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'1°. The Opera is especially consecrated to singing and dancingthere only can be represented pieces which are altogether in music and ballets of the noble and graceful kind,—that is to say, such as have been taken from the subjects of mythology and history, and whose principal personages are gods, kings or heroes.
3°. It may also give, but this concurrently with the other theatres, ballets representing scenes of moral or even of common life.'
Décret du 8 Juin, 1806. In the same high minded principles of legislation, the great Napoleon also provided that at the Vaudeville, they might play "little pieces interspersed with little songs, and at the Variétés, little pieces, sometimes but not always interspersed with little songs,' but in both cases, the little songs were to be sung to common tunes; (des airs connus;) and they were forbidden under severe penalties to sing any tune which had already been sung on the greater stages; which, by the bye, goes on a very probable presumption that the airs sung on those great'stages were but peu connus.
We need not at once weary and surprize our readers with the infinity of details which are provided by imperial and royal authority for managing the theatrical realm; suffice it to say, that a single decree relative to the 'Théâtre Français contains ninety-seven articles, and rivals in length and intricacy some of our modern acts of parliament. A short view of the mode in which the Théâtre Français is managed, may, however, be interesting to them.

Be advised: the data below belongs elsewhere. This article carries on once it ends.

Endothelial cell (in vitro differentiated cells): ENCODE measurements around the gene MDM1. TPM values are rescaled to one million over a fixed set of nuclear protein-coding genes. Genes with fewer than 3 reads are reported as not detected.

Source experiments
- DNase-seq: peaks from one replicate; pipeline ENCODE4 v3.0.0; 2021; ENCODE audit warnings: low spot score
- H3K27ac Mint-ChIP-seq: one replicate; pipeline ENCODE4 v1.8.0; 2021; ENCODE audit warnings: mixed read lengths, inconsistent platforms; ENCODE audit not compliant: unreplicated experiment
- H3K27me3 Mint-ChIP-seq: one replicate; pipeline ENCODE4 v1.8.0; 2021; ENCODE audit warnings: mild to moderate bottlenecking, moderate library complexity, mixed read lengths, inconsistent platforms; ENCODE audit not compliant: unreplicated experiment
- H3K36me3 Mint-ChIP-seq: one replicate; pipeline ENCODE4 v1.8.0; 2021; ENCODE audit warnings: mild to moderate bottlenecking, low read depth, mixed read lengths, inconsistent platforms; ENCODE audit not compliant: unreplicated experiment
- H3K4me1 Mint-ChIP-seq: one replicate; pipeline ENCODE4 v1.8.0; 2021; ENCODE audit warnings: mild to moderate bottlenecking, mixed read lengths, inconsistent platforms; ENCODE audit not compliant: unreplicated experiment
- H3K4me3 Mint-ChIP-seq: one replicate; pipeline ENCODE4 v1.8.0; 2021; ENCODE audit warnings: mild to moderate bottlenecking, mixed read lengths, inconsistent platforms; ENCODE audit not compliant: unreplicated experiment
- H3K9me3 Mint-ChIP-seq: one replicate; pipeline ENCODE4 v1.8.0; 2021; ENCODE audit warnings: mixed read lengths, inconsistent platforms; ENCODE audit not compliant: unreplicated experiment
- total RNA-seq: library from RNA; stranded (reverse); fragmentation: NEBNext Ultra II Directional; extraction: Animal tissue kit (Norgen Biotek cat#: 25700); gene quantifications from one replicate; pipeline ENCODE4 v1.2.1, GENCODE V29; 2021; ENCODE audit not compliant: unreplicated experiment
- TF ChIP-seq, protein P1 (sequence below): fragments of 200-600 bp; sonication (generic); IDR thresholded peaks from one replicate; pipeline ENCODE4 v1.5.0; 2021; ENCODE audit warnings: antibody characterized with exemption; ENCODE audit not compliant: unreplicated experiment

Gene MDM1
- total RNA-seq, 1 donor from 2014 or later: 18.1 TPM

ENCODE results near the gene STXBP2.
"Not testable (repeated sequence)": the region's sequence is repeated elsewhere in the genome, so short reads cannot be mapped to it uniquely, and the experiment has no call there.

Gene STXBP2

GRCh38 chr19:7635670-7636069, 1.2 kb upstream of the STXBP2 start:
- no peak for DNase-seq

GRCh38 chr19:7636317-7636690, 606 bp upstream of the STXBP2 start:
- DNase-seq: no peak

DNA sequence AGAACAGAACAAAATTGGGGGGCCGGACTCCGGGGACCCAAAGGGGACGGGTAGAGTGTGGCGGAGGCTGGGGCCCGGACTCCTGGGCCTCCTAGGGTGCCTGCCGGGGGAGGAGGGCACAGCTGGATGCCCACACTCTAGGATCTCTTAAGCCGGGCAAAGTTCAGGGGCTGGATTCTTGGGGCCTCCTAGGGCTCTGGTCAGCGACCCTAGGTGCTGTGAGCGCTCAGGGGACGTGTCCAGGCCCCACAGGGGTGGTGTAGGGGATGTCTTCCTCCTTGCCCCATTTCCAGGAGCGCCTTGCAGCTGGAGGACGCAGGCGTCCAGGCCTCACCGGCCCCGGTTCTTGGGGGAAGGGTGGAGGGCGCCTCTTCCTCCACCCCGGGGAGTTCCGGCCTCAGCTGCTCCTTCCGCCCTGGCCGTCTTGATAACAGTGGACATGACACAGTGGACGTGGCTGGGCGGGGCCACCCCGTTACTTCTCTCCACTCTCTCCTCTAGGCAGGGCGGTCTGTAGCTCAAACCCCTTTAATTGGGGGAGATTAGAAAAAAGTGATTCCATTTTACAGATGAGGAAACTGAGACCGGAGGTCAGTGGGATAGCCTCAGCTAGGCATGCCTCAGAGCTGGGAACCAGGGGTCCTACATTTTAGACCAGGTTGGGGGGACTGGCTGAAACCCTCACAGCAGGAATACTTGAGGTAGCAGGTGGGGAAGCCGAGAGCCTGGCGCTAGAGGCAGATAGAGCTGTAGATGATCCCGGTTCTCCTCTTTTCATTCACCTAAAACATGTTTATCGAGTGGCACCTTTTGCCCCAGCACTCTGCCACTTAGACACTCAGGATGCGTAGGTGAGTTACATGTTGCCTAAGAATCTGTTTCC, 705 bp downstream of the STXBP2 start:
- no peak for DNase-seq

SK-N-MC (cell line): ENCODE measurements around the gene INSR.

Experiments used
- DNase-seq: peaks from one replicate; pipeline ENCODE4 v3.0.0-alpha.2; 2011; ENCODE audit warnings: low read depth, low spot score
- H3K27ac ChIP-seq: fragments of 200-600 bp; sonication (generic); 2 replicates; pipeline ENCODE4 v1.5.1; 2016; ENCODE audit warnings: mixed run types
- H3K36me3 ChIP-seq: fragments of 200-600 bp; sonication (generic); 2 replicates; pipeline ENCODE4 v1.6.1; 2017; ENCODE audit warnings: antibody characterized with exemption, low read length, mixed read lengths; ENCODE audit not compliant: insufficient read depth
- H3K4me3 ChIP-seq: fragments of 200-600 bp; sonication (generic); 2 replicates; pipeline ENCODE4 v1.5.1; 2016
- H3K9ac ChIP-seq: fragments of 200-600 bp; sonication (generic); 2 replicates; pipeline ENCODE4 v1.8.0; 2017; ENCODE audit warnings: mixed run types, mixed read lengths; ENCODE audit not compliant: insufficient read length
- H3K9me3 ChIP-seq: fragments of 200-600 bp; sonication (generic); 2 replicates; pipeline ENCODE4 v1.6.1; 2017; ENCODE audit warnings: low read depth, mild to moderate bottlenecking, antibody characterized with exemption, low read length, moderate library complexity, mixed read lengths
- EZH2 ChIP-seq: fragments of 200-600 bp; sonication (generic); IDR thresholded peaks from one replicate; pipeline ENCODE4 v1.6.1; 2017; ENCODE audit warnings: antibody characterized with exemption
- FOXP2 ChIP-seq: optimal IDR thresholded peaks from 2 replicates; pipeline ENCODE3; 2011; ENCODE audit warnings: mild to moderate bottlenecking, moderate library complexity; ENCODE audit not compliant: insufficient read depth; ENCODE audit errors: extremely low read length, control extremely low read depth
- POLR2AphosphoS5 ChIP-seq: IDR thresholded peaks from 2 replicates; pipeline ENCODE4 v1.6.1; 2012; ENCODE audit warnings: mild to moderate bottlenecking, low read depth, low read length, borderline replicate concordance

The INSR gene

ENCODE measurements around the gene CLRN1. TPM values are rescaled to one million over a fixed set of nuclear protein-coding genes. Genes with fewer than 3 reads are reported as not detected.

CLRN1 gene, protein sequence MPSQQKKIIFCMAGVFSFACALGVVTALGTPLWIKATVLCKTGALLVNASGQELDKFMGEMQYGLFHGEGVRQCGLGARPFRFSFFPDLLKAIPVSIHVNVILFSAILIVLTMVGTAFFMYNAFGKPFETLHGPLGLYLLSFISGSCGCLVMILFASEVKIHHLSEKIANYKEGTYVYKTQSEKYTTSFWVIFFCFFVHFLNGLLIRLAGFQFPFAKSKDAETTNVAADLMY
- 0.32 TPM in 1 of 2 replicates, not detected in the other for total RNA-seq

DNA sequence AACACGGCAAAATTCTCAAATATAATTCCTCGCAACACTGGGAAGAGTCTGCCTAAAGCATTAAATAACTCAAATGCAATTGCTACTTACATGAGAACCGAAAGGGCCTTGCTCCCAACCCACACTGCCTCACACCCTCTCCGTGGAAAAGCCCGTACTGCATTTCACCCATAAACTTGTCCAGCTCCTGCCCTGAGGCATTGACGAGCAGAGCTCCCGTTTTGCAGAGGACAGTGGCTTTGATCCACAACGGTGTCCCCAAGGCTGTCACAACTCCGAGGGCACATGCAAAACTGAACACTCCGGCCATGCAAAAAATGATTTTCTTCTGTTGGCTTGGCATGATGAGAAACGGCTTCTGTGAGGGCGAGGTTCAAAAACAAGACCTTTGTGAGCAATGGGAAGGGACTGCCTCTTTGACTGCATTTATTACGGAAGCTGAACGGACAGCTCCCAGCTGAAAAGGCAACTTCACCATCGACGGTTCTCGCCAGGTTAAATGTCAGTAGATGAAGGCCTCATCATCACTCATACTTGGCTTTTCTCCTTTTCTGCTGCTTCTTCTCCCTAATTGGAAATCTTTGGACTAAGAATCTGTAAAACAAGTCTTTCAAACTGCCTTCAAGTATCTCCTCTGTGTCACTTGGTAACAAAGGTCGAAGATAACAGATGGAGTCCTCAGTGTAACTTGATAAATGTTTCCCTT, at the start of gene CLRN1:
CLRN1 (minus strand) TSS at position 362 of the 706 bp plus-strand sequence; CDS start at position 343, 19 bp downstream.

The supreme controul is under the minister* of the royal household, for the execution of whose orders, and as a channel of communication with the players, there is a commissioner appointed by the government.
The actors form a kind of joint-stock company, and a committee of six are appointed to manage, with the commissioner before mentioned, the interests of the society; but the articles of the decree are so minute in their details, that there is little, except mere personal interests, left to the discretion of this committee, and even on these points the authority of the government commissioner is supreme. The receipts of the house are divided into twenty-four equal parts-one part is set aside for unexpected demands--one-half part is given to the pension or superannuation fund—another half part is assigned to the decorations, scenery, repairs, &c.—The other twenty-two parts are distributed amongst the actors, none receiving more than one part, nor less than one-eighth of a part.